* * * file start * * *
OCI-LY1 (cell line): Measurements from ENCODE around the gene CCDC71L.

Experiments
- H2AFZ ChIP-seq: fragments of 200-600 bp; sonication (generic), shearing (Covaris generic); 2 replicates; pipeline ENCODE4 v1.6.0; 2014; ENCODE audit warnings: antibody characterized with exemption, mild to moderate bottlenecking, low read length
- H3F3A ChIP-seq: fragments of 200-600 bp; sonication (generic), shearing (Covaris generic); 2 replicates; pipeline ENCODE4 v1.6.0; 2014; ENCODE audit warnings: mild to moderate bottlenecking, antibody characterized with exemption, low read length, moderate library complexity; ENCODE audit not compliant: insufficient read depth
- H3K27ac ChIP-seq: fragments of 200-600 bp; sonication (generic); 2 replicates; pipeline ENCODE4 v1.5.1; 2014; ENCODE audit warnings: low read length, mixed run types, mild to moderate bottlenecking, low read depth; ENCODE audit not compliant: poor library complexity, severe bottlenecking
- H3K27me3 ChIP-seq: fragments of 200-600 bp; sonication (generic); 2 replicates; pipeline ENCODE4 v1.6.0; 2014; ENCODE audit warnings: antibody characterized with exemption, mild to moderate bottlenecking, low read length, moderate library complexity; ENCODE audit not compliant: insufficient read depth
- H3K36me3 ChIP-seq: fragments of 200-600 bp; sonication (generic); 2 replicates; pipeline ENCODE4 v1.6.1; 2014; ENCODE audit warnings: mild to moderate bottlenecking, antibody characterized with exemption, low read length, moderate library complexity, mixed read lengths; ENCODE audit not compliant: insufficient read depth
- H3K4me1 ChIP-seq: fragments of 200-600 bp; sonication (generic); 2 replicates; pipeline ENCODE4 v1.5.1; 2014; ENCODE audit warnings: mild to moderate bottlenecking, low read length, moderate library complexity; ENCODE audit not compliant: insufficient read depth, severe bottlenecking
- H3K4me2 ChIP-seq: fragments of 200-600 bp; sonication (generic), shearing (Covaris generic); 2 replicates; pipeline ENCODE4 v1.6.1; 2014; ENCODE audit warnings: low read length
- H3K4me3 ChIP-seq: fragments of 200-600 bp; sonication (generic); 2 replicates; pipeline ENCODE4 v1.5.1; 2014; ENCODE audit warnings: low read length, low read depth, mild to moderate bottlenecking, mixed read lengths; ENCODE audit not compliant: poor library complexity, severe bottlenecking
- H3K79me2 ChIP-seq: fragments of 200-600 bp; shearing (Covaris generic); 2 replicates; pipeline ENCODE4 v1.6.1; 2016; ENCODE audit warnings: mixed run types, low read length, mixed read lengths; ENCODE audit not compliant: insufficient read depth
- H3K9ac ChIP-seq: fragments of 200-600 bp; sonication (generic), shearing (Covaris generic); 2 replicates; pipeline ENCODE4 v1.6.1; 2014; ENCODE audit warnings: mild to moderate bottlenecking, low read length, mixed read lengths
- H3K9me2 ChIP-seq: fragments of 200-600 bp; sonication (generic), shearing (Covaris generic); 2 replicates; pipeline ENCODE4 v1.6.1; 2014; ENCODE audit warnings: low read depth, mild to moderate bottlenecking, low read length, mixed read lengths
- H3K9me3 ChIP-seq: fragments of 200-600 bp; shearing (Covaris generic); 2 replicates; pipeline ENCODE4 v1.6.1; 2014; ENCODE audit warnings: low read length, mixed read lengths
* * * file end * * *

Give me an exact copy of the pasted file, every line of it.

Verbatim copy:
OCI-LY1 (cell line): Measurements from ENCODE around the gene CCDC71L.

Experiments
- H2AFZ ChIP-seq: fragments of 200-600 bp; sonication (generic), shearing (Covaris generic); 2 replicates; pipeline ENCODE4 v1.6.0; 2014; ENCODE audit warnings: antibody characterized with exemption, mild to moderate bottlenecking, low read length
- H3F3A ChIP-seq: fragments of 200-600 bp; sonication (generic), shearing (Covaris generic); 2 replicates; pipeline ENCODE4 v1.6.0; 2014; ENCODE audit warnings: mild to moderate bottlenecking, antibody characterized with exemption, low read length, moderate library complexity; ENCODE audit not compliant: insufficient read depth
- H3K27ac ChIP-seq: fragments of 200-600 bp; sonication (generic); 2 replicates; pipeline ENCODE4 v1.5.1; 2014; ENCODE audit warnings: low read length, mixed run types, mild to moderate bottlenecking, low read depth; ENCODE audit not compliant: poor library complexity, severe bottlenecking
- H3K27me3 ChIP-seq: fragments of 200-600 bp; sonication (generic); 2 replicates; pipeline ENCODE4 v1.6.0; 2014; ENCODE audit warnings: antibody characterized with exemption, mild to moderate bottlenecking, low read length, moderate library complexity; ENCODE audit not compliant: insufficient read depth
- H3K36me3 ChIP-seq: fragments of 200-600 bp; sonication (generic); 2 replicates; pipeline ENCODE4 v1.6.1; 2014; ENCODE audit warnings: mild to moderate bottlenecking, antibody characterized with exemption, low read length, moderate library complexity, mixed read lengths; ENCODE audit not compliant: insufficient read depth
- H3K4me1 ChIP-seq: fragments of 200-600 bp; sonication (generic); 2 replicates; pipeline ENCODE4 v1.5.1; 2014; ENCODE audit warnings: mild to moderate bottlenecking, low read length, moderate library complexity; ENCODE audit not compliant: insufficient read depth, severe bottlenecking
- H3K4me2 ChIP-seq: fragments of 200-600 bp; sonication (generic), shearing (Covaris generic); 2 replicates; pipeline ENCODE4 v1.6.1; 2014; ENCODE audit warnings: low read length
- H3K4me3 ChIP-seq: fragments of 200-600 bp; sonication (generic); 2 replicates; pipeline ENCODE4 v1.5.1; 2014; ENCODE audit warnings: low read length, low read depth, mild to moderate bottlenecking, mixed read lengths; ENCODE audit not compliant: poor library complexity, severe bottlenecking
- H3K79me2 ChIP-seq: fragments of 200-600 bp; shearing (Covaris generic); 2 replicates; pipeline ENCODE4 v1.6.1; 2016; ENCODE audit warnings: mixed run types, low read length, mixed read lengths; ENCODE audit not compliant: insufficient read depth
- H3K9ac ChIP-seq: fragments of 200-600 bp; sonication (generic), shearing (Covaris generic); 2 replicates; pipeline ENCODE4 v1.6.1; 2014; ENCODE audit warnings: mild to moderate bottlenecking, low read length, mixed read lengths
- H3K9me2 ChIP-seq: fragments of 200-600 bp; sonication (generic), shearing (Covaris generic); 2 replicates; pipeline ENCODE4 v1.6.1; 2014; ENCODE audit warnings: low read depth, mild to moderate bottlenecking, low read length, mixed read lengths
- H3K9me3 ChIP-seq: fragments of 200-600 bp; shearing (Covaris generic); 2 replicates; pipeline ENCODE4 v1.6.1; 2014; ENCODE audit warnings: low read length, mixed read lengths